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Chap. XXIII. The subject of this chapter, is in one sense, a very common one,Death. Even Sarah, the desire of Abraham's eyes, and the companion of his sojournings, must be numbered with the dead. That form, the beauty of which gave Abraham so much joy, yet often anxious disquiet, must now become loathsome; and he is compelled to say, that I may bury my dead out of my sight.' Death changes the countenance, and sendeth away.' But there is in Sarah's death, and still more her place of burial, a subject of important inquiry. Canaan was promised to Abraham, and his seed, for an everlasting inheritance ; yet he obtained .no not so much of • it as to set his foot on.' He never attempted to make a purchase here, but on this occasion; and that was of a burial-place for Sarah : And why such anxiety about a burial.place ? because thus early was it shewn, that the righteous hath hope in his death.' The care of Abraham about the loathsome dust of Sarah, arose from his convica tion, that • Blessed are the dead who die in the Lord.' Nay further, he was divinely directed to secure a burial-place, as an earnest of his title to Canaan; for he believed that Sarah and he, with all their seed, should yet reign on the earth.' In glancing through this chapter, the following things are recommended to the reader's notice. In reading verses 1. and 2. consult, Gen. xlvii. 9. and 1. 10. Psal. xc. 12. and cii. 24.-27. Burial is represented, both in the Old and New Testament, as important in the eyes of the people of God. Jacob was anxious lo be buried where his fathers lay; and where he buried Rachel and Leah, and Joseph gave commandment concern. ing his bones. Under the New Testament, devout ma carried

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*Stephen to his burial.' Did all this proceed from whim, fancy, or folly? By no means. It was expressive of the hope of the resurrection of the dead ; that hope to which all the twelve tribes, in their daily service, hope to come. Believing in the Redeemer, not only of the souls, but of the bodies of his people, Christians are taught to consider their dust as sacred ; and under the keeping of Him, who has. the keys of the grave and separate state.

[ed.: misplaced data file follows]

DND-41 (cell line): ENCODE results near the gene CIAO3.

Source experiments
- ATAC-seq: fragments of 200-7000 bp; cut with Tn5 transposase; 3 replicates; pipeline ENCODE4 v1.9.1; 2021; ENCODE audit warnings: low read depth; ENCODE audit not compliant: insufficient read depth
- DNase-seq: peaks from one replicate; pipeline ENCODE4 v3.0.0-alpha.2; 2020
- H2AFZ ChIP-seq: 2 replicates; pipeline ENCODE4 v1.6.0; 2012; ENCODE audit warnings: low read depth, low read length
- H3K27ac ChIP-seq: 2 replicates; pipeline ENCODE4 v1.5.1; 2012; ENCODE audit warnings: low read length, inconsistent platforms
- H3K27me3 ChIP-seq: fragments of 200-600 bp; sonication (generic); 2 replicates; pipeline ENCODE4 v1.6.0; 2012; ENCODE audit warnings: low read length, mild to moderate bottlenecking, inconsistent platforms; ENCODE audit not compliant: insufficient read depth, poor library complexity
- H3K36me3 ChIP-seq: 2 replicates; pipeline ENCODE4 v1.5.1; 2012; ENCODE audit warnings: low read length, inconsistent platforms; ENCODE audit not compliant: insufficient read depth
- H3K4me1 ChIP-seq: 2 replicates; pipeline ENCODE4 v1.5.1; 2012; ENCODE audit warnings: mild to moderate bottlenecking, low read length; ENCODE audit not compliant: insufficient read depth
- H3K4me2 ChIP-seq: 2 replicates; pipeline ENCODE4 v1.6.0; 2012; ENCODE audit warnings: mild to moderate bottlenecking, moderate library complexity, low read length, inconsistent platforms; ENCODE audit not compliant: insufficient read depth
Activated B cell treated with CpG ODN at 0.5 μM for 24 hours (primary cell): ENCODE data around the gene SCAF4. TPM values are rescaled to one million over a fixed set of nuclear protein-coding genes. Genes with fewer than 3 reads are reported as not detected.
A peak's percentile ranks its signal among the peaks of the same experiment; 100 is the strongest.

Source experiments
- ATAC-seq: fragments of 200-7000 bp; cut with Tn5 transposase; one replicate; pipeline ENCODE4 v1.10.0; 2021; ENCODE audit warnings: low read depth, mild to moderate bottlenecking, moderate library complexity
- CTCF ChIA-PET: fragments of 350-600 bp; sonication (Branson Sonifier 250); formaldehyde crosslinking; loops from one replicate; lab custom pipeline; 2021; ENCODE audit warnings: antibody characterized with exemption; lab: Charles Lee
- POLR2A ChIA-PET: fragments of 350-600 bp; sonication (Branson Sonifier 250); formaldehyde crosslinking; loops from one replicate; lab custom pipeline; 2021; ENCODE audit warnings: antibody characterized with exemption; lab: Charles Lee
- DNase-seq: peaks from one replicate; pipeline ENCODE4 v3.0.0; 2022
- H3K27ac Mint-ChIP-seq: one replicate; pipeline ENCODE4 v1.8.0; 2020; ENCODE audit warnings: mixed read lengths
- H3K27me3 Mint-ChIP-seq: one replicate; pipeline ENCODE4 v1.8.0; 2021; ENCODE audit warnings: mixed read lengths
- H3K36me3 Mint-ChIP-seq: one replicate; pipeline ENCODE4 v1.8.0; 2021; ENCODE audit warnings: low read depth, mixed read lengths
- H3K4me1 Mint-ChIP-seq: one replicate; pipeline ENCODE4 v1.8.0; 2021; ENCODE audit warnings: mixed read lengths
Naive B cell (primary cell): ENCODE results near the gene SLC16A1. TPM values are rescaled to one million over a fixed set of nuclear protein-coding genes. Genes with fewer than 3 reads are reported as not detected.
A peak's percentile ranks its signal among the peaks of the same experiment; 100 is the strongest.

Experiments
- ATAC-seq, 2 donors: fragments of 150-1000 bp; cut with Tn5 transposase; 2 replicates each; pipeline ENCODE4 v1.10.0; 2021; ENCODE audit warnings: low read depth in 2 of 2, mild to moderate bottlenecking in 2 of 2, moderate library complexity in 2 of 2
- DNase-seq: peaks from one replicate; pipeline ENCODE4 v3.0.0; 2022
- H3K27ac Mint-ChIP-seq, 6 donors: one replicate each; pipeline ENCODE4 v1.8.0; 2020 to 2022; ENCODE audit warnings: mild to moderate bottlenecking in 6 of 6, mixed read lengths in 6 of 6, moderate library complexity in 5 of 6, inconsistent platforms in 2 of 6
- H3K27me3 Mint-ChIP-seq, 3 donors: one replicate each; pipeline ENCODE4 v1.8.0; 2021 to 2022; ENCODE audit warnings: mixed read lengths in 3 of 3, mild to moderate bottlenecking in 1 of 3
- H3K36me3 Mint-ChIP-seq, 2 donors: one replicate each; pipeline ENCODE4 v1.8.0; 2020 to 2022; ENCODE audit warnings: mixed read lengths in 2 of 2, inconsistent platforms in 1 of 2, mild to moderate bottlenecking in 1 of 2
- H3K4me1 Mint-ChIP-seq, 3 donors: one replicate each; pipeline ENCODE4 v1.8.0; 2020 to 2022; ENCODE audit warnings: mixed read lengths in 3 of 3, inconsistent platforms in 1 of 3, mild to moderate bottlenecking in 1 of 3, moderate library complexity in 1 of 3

CHAP. XXIV.We have in this chapter a very interesting account of ancient manners, connected with the history of the church of God. Sarah, the mother of Abraham's household, now in the cave of Machpelah, and Abraham speedily to follow himself, he is aware of the distinguished place which she who should be the mistress of Isaac's family had to fill. To prevent being unequally yoked with unbelievers, and foreseeing the future distress which connection with the nations of Canaan should bring on his posterity, he sends his oldest servant, the ruler of all his house, to bring a wife for Isaac from his own country and kindred. The solmnity of the charge, and the succinct recital of events which follow, plainly shew thas there is here a figure of the Lamb's wife, who is espoused in righteousness, and will be presented a chaste virgin to Christ. With their cosual anxiety, the clergy introduce themselves generally as Abraham's servant, whose office it is to betroth sinners to Christ. This is the office of the word of God, which makes a willing people in the day • of his power. We shall not detain the reader on the subject far. ther than to mention, that Rebekah is evidently a figure of the church of God, the mother of God's children; that for the sake of ber Lord, she leaves her country and kindred, and follows whithersoever his word guides the way. As Rebekah was, the church is fair and beautiful, and by the kindness of her Lord, she is arrayed with jewels of gold and silver. She is all glorious within, decked with the ornaments of her Lord ; her clothing of wrouglit gold, and her raiment of needle work. Let us see Rebekah arrayed, setting out on her journey, meeting Isaac, and lighting off her camel, to do reverence to her Lord; brought into Sarah's tent, and comforting Isaas after his mother's death. Who can read all this without thinking of Abraham's oldest servant, the Ruler of all, his word, the scriptures of truth, going back among the nations whom Abraham had left; procuring another mother, in place of Sarah, the church of the nations, brought into her tent, &c. • Who hath known the mind of the Lord, or who hath been his counsellor?'

CHAP. XXV.- This chapter opens with an account of Abraham's marrying again, Keturah, by whom he has six sons, and ten grandchildren. This is one of those difficult points, which is generally understood to be safest to say little about, or, in other words, to resign quietly to the infidel. How comes it, that if Paul had reason to say, that Abraham considered not his own body now dead, as

6 the deadness of Sarah's womb' at the birth of Isaac, now near fifty years after, we find him again the father of a numerous off